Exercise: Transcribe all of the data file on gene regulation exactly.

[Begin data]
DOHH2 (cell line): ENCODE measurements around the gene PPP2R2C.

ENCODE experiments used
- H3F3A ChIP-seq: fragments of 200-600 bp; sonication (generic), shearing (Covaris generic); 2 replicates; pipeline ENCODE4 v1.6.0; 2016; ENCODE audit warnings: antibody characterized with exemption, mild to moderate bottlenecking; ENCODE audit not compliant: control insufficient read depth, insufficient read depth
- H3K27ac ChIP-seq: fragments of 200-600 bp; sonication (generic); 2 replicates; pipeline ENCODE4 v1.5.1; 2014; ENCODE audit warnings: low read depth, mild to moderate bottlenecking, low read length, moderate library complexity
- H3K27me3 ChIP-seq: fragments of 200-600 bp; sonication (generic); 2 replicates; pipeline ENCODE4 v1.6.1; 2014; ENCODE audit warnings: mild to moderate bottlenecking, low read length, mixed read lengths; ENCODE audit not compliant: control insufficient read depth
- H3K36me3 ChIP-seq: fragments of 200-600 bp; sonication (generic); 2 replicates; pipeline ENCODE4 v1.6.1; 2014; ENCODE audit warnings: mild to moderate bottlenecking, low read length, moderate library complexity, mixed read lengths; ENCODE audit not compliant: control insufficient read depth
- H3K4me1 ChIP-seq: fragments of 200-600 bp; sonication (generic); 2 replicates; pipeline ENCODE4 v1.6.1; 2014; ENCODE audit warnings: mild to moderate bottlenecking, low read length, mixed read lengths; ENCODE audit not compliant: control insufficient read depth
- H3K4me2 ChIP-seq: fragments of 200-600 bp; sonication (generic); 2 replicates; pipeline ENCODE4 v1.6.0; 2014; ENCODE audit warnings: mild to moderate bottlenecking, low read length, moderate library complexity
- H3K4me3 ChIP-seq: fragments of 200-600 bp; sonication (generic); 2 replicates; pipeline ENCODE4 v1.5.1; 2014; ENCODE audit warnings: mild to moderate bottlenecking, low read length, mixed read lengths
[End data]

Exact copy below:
DOHH2 (cell line): ENCODE measurements around the gene PPP2R2C.

ENCODE experiments used
- H3F3A ChIP-seq: fragments of 200-600 bp; sonication (generic), shearing (Covaris generic); 2 replicates; pipeline ENCODE4 v1.6.0; 2016; ENCODE audit warnings: antibody characterized with exemption, mild to moderate bottlenecking; ENCODE audit not compliant: control insufficient read depth, insufficient read depth
- H3K27ac ChIP-seq: fragments of 200-600 bp; sonication (generic); 2 replicates; pipeline ENCODE4 v1.5.1; 2014; ENCODE audit warnings: low read depth, mild to moderate bottlenecking, low read length, moderate library complexity
- H3K27me3 ChIP-seq: fragments of 200-600 bp; sonication (generic); 2 replicates; pipeline ENCODE4 v1.6.1; 2014; ENCODE audit warnings: mild to moderate bottlenecking, low read length, mixed read lengths; ENCODE audit not compliant: control insufficient read depth
- H3K36me3 ChIP-seq: fragments of 200-600 bp; sonication (generic); 2 replicates; pipeline ENCODE4 v1.6.1; 2014; ENCODE audit warnings: mild to moderate bottlenecking, low read length, moderate library complexity, mixed read lengths; ENCODE audit not compliant: control insufficient read depth
- H3K4me1 ChIP-seq: fragments of 200-600 bp; sonication (generic); 2 replicates; pipeline ENCODE4 v1.6.1; 2014; ENCODE audit warnings: mild to moderate bottlenecking, low read length, mixed read lengths; ENCODE audit not compliant: control insufficient read depth
- H3K4me2 ChIP-seq: fragments of 200-600 bp; sonication (generic); 2 replicates; pipeline ENCODE4 v1.6.0; 2014; ENCODE audit warnings: mild to moderate bottlenecking, low read length, moderate library complexity
- H3K4me3 ChIP-seq: fragments of 200-600 bp; sonication (generic); 2 replicates; pipeline ENCODE4 v1.5.1; 2014; ENCODE audit warnings: mild to moderate bottlenecking, low read length, mixed read lengths